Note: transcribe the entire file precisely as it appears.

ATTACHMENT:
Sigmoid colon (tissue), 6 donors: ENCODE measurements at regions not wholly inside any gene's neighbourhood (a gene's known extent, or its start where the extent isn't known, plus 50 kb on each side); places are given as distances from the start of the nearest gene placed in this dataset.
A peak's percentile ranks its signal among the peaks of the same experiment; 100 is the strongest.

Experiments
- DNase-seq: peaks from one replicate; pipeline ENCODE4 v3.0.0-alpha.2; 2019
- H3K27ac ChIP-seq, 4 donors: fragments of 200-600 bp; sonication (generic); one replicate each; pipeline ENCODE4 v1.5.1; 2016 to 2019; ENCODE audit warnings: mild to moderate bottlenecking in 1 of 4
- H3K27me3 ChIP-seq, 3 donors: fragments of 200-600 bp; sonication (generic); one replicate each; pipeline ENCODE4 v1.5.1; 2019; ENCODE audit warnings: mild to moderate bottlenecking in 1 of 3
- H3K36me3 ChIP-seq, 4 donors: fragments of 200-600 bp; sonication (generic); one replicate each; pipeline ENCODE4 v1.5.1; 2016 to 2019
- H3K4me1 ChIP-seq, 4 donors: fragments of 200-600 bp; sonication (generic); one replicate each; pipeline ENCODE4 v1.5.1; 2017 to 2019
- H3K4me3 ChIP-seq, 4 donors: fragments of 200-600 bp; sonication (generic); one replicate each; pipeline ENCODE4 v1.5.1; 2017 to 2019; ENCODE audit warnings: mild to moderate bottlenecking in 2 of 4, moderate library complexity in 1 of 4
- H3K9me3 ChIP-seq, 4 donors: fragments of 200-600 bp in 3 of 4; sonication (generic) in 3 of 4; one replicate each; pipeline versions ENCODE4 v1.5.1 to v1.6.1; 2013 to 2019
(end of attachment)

Sigmoid colon (tissue), 6 donors: ENCODE measurements at regions not wholly inside any gene's neighbourhood (a gene's known extent, or its start where the extent isn't known, plus 50 kb on each side); places are given as distances from the start of the nearest gene placed in this dataset.
A peak's percentile ranks its signal among the peaks of the same experiment; 100 is the strongest.

Experiments
- DNase-seq: peaks from one replicate; pipeline ENCODE4 v3.0.0-alpha.2; 2019
- H3K27ac ChIP-seq, 4 donors: fragments of 200-600 bp; sonication (generic); one replicate each; pipeline ENCODE4 v1.5.1; 2016 to 2019; ENCODE audit warnings: mild to moderate bottlenecking in 1 of 4
- H3K27me3 ChIP-seq, 3 donors: fragments of 200-600 bp; sonication (generic); one replicate each; pipeline ENCODE4 v1.5.1; 2019; ENCODE audit warnings: mild to moderate bottlenecking in 1 of 3
- H3K36me3 ChIP-seq, 4 donors: fragments of 200-600 bp; sonication (generic); one replicate each; pipeline ENCODE4 v1.5.1; 2016 to 2019
- H3K4me1 ChIP-seq, 4 donors: fragments of 200-600 bp; sonication (generic); one replicate each; pipeline ENCODE4 v1.5.1; 2017 to 2019
- H3K4me3 ChIP-seq, 4 donors: fragments of 200-600 bp; sonication (generic); one replicate each; pipeline ENCODE4 v1.5.1; 2017 to 2019; ENCODE audit warnings: mild to moderate bottlenecking in 2 of 4, moderate library complexity in 1 of 4
- H3K9me3 ChIP-seq, 4 donors: fragments of 200-600 bp in 3 of 4; sonication (generic) in 3 of 4; one replicate each; pipeline versions ENCODE4 v1.5.1 to v1.6.1; 2013 to 2019